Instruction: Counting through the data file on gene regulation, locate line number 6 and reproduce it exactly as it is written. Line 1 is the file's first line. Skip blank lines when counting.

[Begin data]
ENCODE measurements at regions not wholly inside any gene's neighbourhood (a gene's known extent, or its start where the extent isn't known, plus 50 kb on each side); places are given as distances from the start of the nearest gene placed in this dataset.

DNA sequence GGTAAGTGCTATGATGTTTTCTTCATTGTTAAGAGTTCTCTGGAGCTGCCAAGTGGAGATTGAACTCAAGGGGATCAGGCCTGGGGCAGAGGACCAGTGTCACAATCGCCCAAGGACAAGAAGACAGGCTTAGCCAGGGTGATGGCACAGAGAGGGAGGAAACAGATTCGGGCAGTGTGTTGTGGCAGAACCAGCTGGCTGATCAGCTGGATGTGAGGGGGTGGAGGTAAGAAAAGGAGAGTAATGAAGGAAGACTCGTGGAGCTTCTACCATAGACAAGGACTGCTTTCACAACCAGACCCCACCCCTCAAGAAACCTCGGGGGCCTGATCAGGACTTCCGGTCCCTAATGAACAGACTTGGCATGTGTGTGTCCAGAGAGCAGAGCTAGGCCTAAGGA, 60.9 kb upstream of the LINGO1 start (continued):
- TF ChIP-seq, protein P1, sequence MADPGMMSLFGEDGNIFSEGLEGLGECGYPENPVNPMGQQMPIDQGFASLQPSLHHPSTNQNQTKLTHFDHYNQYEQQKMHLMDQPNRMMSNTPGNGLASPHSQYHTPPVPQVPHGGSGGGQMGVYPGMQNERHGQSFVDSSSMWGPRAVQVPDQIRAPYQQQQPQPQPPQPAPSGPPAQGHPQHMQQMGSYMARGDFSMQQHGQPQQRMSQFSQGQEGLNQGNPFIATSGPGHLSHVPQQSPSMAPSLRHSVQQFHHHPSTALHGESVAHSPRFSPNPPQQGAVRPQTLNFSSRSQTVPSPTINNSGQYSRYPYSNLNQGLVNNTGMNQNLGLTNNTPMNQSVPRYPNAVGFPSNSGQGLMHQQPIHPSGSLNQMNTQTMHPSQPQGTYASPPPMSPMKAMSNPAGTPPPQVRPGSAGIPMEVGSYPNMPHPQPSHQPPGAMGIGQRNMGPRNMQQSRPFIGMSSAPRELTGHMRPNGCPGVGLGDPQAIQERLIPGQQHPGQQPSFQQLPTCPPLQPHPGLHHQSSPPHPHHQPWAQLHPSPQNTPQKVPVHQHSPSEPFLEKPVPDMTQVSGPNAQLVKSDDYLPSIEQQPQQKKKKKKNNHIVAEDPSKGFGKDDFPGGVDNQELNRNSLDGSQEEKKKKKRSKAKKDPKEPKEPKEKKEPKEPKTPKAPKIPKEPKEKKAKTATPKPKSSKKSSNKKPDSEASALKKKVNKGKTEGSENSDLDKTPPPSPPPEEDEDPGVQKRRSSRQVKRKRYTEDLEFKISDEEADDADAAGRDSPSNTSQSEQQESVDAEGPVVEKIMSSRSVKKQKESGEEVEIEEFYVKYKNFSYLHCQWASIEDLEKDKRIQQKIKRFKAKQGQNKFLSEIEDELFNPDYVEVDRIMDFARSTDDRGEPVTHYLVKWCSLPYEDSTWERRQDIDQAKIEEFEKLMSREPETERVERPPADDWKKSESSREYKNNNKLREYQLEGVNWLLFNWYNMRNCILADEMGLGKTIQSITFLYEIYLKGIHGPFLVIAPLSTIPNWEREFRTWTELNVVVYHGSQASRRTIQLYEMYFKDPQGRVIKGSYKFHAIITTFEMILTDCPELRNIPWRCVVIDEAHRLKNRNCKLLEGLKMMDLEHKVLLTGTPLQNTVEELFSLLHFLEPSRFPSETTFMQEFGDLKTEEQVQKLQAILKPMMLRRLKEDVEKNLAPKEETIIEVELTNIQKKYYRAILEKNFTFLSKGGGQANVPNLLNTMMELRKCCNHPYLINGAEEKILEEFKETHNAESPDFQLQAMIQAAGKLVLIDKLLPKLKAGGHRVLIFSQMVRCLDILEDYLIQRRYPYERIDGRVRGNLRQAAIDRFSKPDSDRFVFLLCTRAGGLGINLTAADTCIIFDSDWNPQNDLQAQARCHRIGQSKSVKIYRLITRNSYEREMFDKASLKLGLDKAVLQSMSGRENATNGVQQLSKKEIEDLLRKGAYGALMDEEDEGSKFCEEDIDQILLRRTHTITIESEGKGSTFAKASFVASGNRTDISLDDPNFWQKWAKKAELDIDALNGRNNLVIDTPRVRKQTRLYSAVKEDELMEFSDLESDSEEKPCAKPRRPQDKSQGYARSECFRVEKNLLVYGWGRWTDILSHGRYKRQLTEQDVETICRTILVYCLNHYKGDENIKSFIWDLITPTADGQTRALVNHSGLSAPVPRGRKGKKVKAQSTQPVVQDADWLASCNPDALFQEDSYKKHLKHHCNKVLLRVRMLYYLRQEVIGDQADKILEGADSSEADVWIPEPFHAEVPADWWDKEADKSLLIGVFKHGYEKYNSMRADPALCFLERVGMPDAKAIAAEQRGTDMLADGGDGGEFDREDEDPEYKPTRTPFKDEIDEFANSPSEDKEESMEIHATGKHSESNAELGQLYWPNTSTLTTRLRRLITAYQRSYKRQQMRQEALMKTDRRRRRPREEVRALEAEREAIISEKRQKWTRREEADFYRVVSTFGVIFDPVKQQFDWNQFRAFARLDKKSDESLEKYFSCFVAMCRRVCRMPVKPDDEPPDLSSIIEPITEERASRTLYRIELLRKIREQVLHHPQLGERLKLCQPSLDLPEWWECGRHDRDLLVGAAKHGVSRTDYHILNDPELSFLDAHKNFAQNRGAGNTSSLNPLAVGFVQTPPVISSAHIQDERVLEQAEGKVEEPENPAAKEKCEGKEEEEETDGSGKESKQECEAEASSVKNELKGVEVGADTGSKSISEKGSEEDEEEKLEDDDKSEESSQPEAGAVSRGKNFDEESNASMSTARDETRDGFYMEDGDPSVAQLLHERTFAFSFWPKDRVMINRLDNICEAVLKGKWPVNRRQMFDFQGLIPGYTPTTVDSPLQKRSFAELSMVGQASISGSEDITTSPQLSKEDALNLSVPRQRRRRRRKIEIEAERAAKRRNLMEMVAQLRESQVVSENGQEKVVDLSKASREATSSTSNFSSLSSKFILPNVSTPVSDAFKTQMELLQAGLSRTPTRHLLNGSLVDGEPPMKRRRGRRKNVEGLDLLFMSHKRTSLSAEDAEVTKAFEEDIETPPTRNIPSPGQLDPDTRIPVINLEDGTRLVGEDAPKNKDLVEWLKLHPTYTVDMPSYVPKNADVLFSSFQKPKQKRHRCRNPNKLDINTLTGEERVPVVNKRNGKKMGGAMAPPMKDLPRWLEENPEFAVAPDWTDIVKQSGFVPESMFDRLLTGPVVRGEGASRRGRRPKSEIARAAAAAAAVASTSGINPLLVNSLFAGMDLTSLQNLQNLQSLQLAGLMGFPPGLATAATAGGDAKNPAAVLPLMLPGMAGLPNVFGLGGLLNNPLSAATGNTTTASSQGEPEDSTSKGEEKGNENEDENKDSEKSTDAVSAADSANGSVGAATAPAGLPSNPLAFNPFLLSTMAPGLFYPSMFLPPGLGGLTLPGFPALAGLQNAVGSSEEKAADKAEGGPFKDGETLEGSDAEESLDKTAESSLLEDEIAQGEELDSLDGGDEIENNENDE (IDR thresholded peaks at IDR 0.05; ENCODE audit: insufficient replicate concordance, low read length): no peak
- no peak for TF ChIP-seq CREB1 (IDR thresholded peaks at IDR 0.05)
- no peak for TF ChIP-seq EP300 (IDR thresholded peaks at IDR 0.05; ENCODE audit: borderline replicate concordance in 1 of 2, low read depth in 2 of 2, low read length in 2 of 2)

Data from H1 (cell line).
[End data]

Data from H1 (cell line).